PubMed Abstract | CrossRef Full Text | Google Scholar

53. van Wilgenburg B, Scherwitzl I, Hutchinson EC, Leng TQ, Kurioka A, Kulicke C, et al. MAIT cells are activated during human viral infections. Nat Commun. (2016) 7:11. doi: 10.1038/ncomms11653

PubMed Abstract | CrossRef Full Text | Google Scholar

54. Reantragoon R, Kjer-Nielsen L, Patel O, Chen Z, Illing PT, Bhati M, et al. Structural insight into MR1-mediated recognition of the mucosal associated invariant T cell receptor. J Exp Med. (2012) 209:761. doi: 10.1084/jem.20112095

PubMed Abstract | CrossRef Full Text | Google Scholar

55. Gold MC, McLaren JE, Reistetter JA, Smyk-Pearson S, Ladell K, Swarbrick GM, et al. MR1-restricted MAIT cells display ligand discrimination and pathogen selectivity through distinct T cell receptor usage. J Exp Med. (2014) 211:1601–10. doi: 10.1084/jem.20140507

PubMed Abstract | CrossRef Full Text | Google Scholar

56. Held K, Bhonsle-Deeng L, Siewert K, Sato W, Beltrán E, Schmidt S, et al. αβ T-cell receptors from multiple sclerosis brain lesions show MAIT cell-related features. Neurol Neuroimmunol Neuroinflamm. (2015) 2:e107. doi: 10.1212/NXI.0000000000000107

PubMed Abstract | CrossRef Full Text | Google Scholar

57. Gold MC, Cerri S, Smyk-Pearson S, Cansler ME, Vogt TM, Delepine J, et al. Human mucosal associated invariant T cells detect bacterially infected cells. PLoS Biol. (2010) 8:e1000407. doi: 10.1371/journal.pbio.1000407

PubMed Abstract | CrossRef Full Text | Google Scholar

58. Souter MNT, Eckle SBG. Biased MAIT TCR Usage Poised for Limited Antigen Diversity? Front Immunol. (2020) 11. doi: 10.3389/fimmu.2020.01845

PubMed Abstract | CrossRef Full Text | Google Scholar

59. Voillet V, Buggert M, Slichter CK, Berkson JD, Mair F, Addison MM, et al. Human MAIT cells exit peripheral tissues and recirculate via lymph in steady state conditions. JCI Insight. (2018) 3. doi: 10.1172/jci.insight.98487

PubMed Abstract | CrossRef Full Text | Google Scholar

60. Vrieling M, Santema W, Van Rhijn I, Rutten V, Koets A. gammadelta T cell homing to skin and migration to skin-draining lymph nodes is CCR7 independent. J Immunol. (2012) 188:578–84. doi: 10.4049/jimmunol.1101972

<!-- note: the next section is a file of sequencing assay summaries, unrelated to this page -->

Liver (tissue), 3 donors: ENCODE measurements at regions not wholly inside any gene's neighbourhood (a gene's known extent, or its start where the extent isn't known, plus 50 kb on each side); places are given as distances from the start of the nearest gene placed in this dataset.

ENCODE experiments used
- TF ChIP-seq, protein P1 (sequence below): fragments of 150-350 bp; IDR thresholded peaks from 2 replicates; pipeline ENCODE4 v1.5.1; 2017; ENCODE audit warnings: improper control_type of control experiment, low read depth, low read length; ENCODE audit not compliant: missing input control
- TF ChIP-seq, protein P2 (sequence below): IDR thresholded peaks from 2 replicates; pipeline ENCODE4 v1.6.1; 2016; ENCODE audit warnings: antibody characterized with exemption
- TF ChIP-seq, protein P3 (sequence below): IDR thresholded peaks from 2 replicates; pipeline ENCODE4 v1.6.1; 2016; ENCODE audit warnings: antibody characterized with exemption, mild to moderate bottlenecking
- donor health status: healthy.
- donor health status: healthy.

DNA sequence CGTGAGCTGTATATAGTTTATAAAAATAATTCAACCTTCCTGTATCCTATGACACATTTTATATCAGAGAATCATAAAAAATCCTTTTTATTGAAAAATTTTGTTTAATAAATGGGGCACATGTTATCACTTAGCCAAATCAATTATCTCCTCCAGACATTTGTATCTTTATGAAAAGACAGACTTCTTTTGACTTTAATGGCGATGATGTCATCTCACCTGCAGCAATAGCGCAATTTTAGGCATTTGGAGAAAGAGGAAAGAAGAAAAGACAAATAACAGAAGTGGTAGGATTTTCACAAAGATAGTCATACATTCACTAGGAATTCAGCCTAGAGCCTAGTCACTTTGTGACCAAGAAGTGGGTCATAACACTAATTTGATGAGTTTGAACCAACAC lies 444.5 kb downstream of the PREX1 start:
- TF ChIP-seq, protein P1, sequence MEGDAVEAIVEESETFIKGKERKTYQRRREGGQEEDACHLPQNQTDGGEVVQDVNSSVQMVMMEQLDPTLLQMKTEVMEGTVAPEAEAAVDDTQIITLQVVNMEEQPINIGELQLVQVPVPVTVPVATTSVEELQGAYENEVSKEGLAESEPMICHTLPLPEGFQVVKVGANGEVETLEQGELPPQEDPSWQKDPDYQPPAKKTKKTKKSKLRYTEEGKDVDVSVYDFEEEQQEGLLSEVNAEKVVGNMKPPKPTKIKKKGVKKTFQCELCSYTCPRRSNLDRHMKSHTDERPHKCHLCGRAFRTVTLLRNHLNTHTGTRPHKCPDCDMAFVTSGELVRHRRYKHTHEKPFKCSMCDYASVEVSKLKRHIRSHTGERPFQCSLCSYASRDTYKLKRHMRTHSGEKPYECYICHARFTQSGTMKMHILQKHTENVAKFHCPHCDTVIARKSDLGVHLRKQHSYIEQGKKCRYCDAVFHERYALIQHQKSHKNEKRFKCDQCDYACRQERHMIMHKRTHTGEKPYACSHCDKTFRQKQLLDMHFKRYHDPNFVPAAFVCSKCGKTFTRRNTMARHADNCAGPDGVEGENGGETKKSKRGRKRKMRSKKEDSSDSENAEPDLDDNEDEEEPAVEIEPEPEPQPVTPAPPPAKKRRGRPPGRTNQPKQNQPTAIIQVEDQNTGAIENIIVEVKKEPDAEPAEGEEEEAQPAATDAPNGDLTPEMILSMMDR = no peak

PubMed Abstract | CrossRef Full Text | Google Scholar

61. Petersson-Wolfe CS, Leslie KE, Swartz TH. An update on the effect of clinical mastitis on the welfare of dairy cows and potential therapies. Vet Clin North Am Food Anim Pract. (2018) 34:525–35. doi: 10.1016/j.cvfa.2018.07.006

PubMed Abstract | CrossRef Full Text | Google Scholar

62. Harp JA, Waters TE, Goff JP. Lymphocyte subsets and adhesion molecule expression in milk and blood of periparturient dairy cattle. Vet Immunol Immunopathol. (2004) 102:9–17. doi: 10.1016/j.vetimm.2004.05.006

PubMed Abstract | CrossRef Full Text | Google Scholar

63. Paape MJ, Bannerman DD, Zhao X, Lee JW. The bovine neutrophil: Structure and function in blood and milk. Vet Res. (2003) 34:597–627. doi: 10.1051/vetres:2003024

PubMed Abstract | CrossRef Full Text | Google Scholar

64. van den Borne BH, van Schaik G, Lam TJ, Nielen M. Variation in herd level mastitis indicators between primi- and multiparae in Dutch dairy herds. Prev Vet Med. (2010) 96:49–55. doi: 10.1016/j.prevetmed.2010.05.010

PubMed Abstract | CrossRef Full Text | Google Scholar

65. Kurioka A, Ussher JE, Cosgrove C, Clough C, Fergusson JR, Smith K, et al. MAIT cells are licensed through granzyme exchange to kill bacterially sensitized targets. Mucosal Immunol. (2015) 8:429–40. doi: 10.1038/mi.2014.81

PubMed Abstract | CrossRef Full Text | Google Scholar

66. Suliman S, Murphy M, Musvosvi M, Gela A, Meermeier EW, Geldenhuys H, et al. MR1-Independent Activation of Human Mucosal-Associated Invariant T Cells by Mycobacteria. J Immunol. (2019) 203:2917–27. doi: 10.4049/jimmunol.1900674

PubMed Abstract | CrossRef Full Text | Google Scholar

67. Rainard P, Riollet C. Mobilization of neutrophils and defense of the bovine mammary gland. Reprod Nutr Dev. (2003) 43:439–57. doi: 10.1051/rnd:2003031

PubMed Abstract | CrossRef Full Text | Google Scholar

68. Keane OM. Symposium review: Intramammary infections-Major pathogens and strain-associated complexity. J Dairy Sci. (2019) 102:4713–26. doi: 10.3168/jds.2018-15326

PubMed Abstract | CrossRef Full Text | Google Scholar